This study is one of the reasons I try to keep track of the brain science literature on top of my usual study of HF/E. Despite my weak background in the biological side of neuroscience, I have some experience in cognitive neuroscience, which helps.
Unilateral brain damage can lead to a striking deficit in awareness of stimuli on one side of space called Spatial Neglect. Patient studies show that neglect of the left is markedly more persistent than of the right and that its severity increases under states of low alertness.
Apparently, when you are transitioning in and out of sleep, or suffering from task-related fatigue (i.e. after vigilance tasks), or have weak sustained attention abilities, you may be surprisingly susceptible to an odd artifact of vision. Things on the left side of your visual field might shift to the right. Or you might not notice them at all.
This has serious safety implications as well as performance ones. If an object is coming at you and you reach up to block it, you can miss because of the misplacement. Response time also increases in general. The study also found premature commitment errors – responding to a stimulus on the left side of the visual field before properly evaluating what it is and what the appropriate response might be – again leading to increased errors.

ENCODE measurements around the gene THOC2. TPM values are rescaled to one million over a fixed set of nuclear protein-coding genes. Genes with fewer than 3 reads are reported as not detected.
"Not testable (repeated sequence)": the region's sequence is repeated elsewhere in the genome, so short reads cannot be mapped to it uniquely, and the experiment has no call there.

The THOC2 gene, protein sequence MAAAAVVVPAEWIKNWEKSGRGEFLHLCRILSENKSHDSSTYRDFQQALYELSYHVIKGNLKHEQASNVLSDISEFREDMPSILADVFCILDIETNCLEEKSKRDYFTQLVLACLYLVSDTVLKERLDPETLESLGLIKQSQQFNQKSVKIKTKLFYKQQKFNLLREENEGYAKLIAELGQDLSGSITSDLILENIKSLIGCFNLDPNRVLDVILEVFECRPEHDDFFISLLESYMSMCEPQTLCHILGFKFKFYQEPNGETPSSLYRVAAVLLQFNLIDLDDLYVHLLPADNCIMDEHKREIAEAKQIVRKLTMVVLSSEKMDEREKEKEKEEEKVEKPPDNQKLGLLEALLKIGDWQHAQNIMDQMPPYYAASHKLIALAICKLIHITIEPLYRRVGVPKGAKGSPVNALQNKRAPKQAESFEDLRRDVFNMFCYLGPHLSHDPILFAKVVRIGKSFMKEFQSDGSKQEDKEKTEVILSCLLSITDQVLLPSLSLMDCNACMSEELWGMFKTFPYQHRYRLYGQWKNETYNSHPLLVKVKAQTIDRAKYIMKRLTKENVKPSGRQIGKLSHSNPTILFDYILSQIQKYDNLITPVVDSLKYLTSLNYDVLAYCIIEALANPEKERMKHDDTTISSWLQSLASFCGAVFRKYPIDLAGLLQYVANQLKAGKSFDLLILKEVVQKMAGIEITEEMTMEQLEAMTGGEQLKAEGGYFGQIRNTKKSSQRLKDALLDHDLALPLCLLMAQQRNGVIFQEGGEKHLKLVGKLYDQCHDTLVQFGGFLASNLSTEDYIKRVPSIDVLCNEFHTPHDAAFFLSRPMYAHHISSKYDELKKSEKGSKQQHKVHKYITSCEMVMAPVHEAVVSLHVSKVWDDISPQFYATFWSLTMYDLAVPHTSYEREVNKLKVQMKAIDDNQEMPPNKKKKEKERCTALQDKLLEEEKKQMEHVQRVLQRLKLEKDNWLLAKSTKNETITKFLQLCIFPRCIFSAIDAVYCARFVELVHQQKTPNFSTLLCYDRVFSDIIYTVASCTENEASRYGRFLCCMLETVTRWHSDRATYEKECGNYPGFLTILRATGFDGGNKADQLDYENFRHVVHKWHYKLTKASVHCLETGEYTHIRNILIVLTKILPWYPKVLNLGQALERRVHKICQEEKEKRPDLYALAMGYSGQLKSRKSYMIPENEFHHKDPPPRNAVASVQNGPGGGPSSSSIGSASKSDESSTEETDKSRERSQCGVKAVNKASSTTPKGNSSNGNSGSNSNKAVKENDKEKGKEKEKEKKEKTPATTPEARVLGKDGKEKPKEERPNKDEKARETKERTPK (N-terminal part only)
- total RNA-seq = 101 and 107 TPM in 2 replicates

They have some neuroscientific hypotheses for why this might happen based on specific brain regions that might be causing it. But I am more interested in the HF/E implications for performance and safety. Many of our target users are working long shifts, night shifts, in vigilance tasks, or various other sources of these very situations. Pilots, truck drivers, health care workers, manual laborers, night shift security, and on and on. Is this something we need to watch out for and design environments to account for?